[License-discuss] [License-review] Encouraging discussion around the technicalities of licensing

Brendan Hickey brendan.m.hickey at gmail.com
Wed Feb 6 23:14:02 UTC 2019

On Wed, Feb 6, 2019, 17:19 Smith, McCoy <mccoy.smith at intel.com wrote:.

> IMO, the business model of the submitter should be completely immaterial,
> and the license should stand or fall based on whether it conforms to the
> OSD & whether the drafting is sufficiently rigorous and clear.  This is one
> of several propositions I proposed during my talk at CopyleftConf on Monday.

Hi McCoy,

I don't think the criteria you've laid out are sufficient. For starters
there's proliferation which I believe is largely a settled matter. Putting
proliferation aside other policy concerns remain.

Imagine a license that conforms to the OSD, is drafted rigorously, but may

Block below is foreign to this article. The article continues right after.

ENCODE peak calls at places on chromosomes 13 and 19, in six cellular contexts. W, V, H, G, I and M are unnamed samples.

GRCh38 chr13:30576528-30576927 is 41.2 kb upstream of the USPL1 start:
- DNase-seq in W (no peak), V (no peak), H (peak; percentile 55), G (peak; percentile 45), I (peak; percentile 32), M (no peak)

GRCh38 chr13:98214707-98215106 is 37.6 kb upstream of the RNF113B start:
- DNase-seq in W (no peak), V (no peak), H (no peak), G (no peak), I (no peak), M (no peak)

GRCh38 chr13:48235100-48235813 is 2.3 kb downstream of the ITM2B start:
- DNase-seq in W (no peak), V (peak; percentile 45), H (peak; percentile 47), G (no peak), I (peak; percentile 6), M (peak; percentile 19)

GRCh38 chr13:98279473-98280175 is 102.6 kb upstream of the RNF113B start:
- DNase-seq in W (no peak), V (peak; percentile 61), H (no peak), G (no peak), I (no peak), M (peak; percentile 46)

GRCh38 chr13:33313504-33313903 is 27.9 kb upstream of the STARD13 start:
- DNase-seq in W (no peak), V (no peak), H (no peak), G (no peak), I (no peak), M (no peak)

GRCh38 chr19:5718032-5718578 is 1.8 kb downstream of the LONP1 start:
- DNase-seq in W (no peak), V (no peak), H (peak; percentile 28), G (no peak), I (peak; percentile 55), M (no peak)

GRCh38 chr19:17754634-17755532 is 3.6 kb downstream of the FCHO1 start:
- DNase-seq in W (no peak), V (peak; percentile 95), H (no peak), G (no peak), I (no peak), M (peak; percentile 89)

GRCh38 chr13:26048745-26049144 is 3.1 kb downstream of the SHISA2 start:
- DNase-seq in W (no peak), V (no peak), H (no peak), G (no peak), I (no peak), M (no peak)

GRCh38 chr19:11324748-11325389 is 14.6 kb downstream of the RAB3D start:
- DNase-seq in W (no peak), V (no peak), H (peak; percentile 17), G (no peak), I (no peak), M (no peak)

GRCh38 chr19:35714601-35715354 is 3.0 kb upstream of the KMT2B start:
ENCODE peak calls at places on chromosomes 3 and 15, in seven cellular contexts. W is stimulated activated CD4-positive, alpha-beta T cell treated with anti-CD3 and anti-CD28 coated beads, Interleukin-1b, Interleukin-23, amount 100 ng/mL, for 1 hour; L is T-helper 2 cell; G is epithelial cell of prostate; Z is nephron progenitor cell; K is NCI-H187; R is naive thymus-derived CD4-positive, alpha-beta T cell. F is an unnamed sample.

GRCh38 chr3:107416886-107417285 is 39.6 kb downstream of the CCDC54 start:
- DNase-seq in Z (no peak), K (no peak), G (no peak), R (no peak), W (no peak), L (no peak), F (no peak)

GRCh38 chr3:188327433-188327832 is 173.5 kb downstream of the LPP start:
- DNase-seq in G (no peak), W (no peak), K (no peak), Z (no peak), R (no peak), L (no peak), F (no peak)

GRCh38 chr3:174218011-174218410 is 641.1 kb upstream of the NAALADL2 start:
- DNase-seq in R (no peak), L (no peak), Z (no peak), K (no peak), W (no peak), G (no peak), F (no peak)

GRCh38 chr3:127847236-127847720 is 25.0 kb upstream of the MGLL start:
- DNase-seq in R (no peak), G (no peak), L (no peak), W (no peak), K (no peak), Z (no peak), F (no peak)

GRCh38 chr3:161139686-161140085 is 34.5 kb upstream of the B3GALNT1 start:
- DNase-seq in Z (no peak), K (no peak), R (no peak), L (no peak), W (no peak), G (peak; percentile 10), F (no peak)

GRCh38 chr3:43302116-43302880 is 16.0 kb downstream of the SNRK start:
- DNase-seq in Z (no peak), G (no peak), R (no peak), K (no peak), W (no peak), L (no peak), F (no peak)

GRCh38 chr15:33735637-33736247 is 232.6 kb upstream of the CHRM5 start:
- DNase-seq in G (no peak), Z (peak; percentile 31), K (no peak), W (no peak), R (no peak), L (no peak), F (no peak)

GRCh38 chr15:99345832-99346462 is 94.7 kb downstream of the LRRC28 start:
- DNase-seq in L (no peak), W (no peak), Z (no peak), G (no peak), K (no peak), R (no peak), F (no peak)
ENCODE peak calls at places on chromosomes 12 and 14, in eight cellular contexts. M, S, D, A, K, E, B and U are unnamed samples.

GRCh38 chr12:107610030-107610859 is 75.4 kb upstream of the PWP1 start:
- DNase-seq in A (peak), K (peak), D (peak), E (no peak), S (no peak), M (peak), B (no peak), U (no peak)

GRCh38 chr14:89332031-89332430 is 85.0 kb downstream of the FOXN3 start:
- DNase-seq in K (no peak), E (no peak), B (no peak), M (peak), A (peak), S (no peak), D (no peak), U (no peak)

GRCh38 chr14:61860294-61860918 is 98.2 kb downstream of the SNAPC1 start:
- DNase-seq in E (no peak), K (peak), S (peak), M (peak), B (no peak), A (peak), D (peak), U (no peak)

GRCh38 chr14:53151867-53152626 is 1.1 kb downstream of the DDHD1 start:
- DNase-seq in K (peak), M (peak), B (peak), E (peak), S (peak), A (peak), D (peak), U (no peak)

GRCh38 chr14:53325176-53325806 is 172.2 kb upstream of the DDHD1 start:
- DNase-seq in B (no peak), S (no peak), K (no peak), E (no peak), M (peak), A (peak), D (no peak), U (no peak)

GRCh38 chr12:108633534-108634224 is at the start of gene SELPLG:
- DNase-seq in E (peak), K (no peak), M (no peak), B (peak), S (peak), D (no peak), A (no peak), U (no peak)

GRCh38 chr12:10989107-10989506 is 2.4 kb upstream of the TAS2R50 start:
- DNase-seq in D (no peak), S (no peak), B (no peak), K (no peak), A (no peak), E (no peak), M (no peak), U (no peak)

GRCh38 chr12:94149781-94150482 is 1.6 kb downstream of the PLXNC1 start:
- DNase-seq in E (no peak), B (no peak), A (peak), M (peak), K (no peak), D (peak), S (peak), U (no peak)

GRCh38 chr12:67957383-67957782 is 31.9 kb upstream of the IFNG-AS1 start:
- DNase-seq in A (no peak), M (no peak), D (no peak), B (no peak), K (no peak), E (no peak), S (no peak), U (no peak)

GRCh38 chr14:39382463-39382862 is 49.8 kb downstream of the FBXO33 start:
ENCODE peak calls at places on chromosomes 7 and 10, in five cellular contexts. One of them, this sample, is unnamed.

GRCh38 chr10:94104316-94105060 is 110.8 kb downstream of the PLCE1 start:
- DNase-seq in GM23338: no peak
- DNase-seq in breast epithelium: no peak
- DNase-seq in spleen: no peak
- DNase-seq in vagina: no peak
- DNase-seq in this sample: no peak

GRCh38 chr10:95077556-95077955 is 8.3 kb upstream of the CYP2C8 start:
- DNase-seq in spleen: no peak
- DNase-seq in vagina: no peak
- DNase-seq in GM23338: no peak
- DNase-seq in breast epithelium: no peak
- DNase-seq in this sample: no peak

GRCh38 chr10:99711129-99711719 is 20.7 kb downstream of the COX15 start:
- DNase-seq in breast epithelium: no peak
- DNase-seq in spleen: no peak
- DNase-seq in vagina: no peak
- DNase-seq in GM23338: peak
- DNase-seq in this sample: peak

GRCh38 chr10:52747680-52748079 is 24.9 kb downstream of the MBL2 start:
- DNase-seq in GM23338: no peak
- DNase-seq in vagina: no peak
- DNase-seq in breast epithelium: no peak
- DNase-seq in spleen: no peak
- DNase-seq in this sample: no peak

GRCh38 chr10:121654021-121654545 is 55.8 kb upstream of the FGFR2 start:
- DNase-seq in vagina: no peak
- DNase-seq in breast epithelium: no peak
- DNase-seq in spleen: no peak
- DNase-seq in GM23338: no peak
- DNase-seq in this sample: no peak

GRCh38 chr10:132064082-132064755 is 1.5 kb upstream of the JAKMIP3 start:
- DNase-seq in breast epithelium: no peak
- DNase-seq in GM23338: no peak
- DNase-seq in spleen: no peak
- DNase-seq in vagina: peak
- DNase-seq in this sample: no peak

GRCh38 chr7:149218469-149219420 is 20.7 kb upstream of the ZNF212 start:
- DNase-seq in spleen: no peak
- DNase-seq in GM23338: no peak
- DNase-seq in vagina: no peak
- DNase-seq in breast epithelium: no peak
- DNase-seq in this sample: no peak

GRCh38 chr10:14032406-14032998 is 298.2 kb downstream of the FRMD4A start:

be impossible to comply with in practice (ex. It fails debian-legal's
desert island test.) Such a license should be rejected. What good is a
license that can't be used? I believe that the board must consider public
policy in their decision-making. What I don't see are bright lines
delineating which matters of policy they should and should not consider.

On the topic of good faith, it's a given that we should assume it. It does
not follow from this that we should always disregard the motives of the
submitter. In other words: Charity is not a commitment to naiveté. The SSPL
followed on the heels of the Commons Clause and Salil Deshpande's anti-open
source abuse campaign. Even if we read the OSD narrowly and resolve every
question of conformance in favor of the SSPL, it would conform only in a
way that hews as close to the bone as possible. I believe it was submitted
in bad faith because it looks like a license submitted in bad faith.


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